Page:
The aim of this study was to assess the direct and indirect effects of a multicomponent exercise (MCE) program on mobility and balance in institutionalized older people. One hundred and twelve subjects (85 women; 83.0 years on average; SD = 7.5) were included in the study, and divided into a MCE-group (MCE-G) and a control group (CG) according to matching techniques. The MCE-G consisted of a 9-month program featuring range-of-motion, strength, and balance exercises performed in small groups. The CG received routine medical and nursing care. The timed up-and-go test and Tinetti Performance-Oriented Mobility Assessment balance subscale were administered at baseline and postintervention. After controlling for physical baseline value, age, sex, residential care facilities, and body mass index, the MCE-G showed positive effects both on mobility (p < .001) and balance (p = .001). The role of balance as mediator in the relationship between participation to the MCE program and mobility was demonstrated.
Anna Mulasso, Mattia Roppolo, Monica Emma Liubicich, Michele Settanni and Emanuela Rabaglietti
Nadja Schott and Maike Tietjens
in residential care facilities . International Journal of Aging and Human Development, 83 , 44 – 62 . PubMed ID: 27147680 doi:10.1177/0091415016645347 10.1177/0091415016645347 Graafmans , W.C. , Lips , P. , Wijlhuizen , G.J. , Pluijm , S.M. , & Bouter , L.M. ( 2003 ). Daily physical
Annette J. Raynor, Fiona Iredale, Robert Crowther, Jane White and Julie Dare
Regular physical activity has multiple benefits for older adults, including improved physical, cognitive, and psychosocial health. This exploratory study investigated the benefits of a 12-week exercise program for older adults (n = 11 control and n = 13 intervention) living in a residential aged care facility in Perth, Western Australia. The program, prescribed and delivered by an accredited exercise physiologist, aimed to maintain or improve participants’ physical capacity. It comprised one-on-one exercise sessions (1 hr × 2 days/week × 12 weeks), involving a components-approach intervention. Physical performance measures (balance, strength, flexibility, and mobility) were assessed preintervention and postintervention. Qualitative interviews postintervention with residents participating in the exercise intervention, and with family members, staff, and research team members, explored barriers and enablers to participation and perceived psychosocial outcomes. Findings indicate the program provided physical benefits and enhanced social engagement for participants, illustrating the value of providing exercise physiology services in the aged care sector.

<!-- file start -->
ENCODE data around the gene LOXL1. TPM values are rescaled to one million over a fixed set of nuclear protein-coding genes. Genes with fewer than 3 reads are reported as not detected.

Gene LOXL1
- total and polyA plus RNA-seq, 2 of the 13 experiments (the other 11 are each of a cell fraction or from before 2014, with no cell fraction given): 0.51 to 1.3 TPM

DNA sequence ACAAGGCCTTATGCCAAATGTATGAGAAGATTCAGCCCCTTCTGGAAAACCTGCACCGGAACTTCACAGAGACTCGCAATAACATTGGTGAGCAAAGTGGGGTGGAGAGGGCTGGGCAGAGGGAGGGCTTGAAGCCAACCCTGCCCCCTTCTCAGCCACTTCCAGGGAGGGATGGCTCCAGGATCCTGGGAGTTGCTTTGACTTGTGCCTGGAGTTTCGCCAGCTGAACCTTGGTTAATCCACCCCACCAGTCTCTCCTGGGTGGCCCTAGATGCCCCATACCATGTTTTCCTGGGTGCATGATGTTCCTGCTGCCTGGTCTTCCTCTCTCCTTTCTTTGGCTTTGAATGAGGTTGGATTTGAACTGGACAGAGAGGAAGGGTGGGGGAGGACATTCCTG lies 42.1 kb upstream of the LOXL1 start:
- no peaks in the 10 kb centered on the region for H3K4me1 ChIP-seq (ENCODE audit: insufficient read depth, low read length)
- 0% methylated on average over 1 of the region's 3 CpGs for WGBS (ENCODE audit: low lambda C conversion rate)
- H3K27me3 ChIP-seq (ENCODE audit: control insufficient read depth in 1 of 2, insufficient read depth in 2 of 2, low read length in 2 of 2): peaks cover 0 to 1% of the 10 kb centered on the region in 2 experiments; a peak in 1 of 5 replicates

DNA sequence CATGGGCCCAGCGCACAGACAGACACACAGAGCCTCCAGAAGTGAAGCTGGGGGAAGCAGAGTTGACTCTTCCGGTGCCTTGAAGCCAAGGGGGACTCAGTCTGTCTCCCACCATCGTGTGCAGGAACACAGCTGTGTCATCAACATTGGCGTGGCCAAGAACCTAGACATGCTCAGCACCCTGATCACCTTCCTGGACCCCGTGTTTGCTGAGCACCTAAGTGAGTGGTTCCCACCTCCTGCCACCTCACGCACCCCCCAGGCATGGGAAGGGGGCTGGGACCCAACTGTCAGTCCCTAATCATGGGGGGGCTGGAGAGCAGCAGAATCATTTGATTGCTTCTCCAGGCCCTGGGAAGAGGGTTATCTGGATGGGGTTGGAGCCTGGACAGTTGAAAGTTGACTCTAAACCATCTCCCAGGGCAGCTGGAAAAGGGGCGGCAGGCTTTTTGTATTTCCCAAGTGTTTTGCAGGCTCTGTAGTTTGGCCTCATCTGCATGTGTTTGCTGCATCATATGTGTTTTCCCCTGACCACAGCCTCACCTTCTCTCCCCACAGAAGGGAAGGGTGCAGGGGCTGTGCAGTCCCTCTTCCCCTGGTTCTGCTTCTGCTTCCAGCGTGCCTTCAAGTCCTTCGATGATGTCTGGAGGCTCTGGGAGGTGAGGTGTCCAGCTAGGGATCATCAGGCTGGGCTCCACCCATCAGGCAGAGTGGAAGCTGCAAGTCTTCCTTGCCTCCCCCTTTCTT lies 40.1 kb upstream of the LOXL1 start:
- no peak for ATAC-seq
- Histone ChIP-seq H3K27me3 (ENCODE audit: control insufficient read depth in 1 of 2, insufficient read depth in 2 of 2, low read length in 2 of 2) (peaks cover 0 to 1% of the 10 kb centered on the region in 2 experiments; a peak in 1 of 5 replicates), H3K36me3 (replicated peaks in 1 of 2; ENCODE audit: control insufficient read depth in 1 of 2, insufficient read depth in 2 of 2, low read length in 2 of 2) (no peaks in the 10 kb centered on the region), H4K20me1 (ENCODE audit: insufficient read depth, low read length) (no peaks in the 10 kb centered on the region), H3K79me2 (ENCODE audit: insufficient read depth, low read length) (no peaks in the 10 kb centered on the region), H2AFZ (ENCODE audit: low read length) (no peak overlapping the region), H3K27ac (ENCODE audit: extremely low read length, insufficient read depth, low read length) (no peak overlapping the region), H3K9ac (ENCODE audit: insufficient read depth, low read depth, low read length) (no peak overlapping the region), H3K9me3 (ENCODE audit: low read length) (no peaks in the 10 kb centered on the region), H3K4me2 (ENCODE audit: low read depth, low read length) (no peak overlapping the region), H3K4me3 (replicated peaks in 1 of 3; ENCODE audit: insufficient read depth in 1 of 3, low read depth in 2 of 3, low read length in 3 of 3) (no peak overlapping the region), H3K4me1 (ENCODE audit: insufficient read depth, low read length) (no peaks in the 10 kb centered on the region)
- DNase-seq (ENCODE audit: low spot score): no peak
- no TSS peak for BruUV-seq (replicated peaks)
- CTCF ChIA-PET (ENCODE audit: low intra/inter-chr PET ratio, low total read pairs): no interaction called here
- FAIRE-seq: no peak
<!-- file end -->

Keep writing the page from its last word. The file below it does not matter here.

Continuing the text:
Lorraine J. Phillips and Marcia Flesner
This qualitative study investigated individual and situational factors influencing physical activity (PA) practices of elders in residential-care/assisted-living (RC/ AL) communities. This article describes the results of focus-group interviews involving 47 residents across 6 RC/AL settings. Thematic analysis revealed 6 themes: staying active, past PA experiences, value of PA, barriers to PA, strategies to facilitate PA, and support needs to promote PA. Staying active meant walking indoors and out, attending chair-exercise programs, performing professionally prescribed home exercises, and using available exercise equipment. Past PA experiences shaped current preferences and practices. Participants agreed that exercise helped maintain physical functioning but recounted cognitive and situational barriers to PA. Lack of dedicated exercise space and short corridors hampered efforts to stay active. Participants wished for individualized home exercise programs and supervised exercise sessions. Future research should examine the extent to which the physical environment and PA programming in RC/AL communities affect elders’ PA.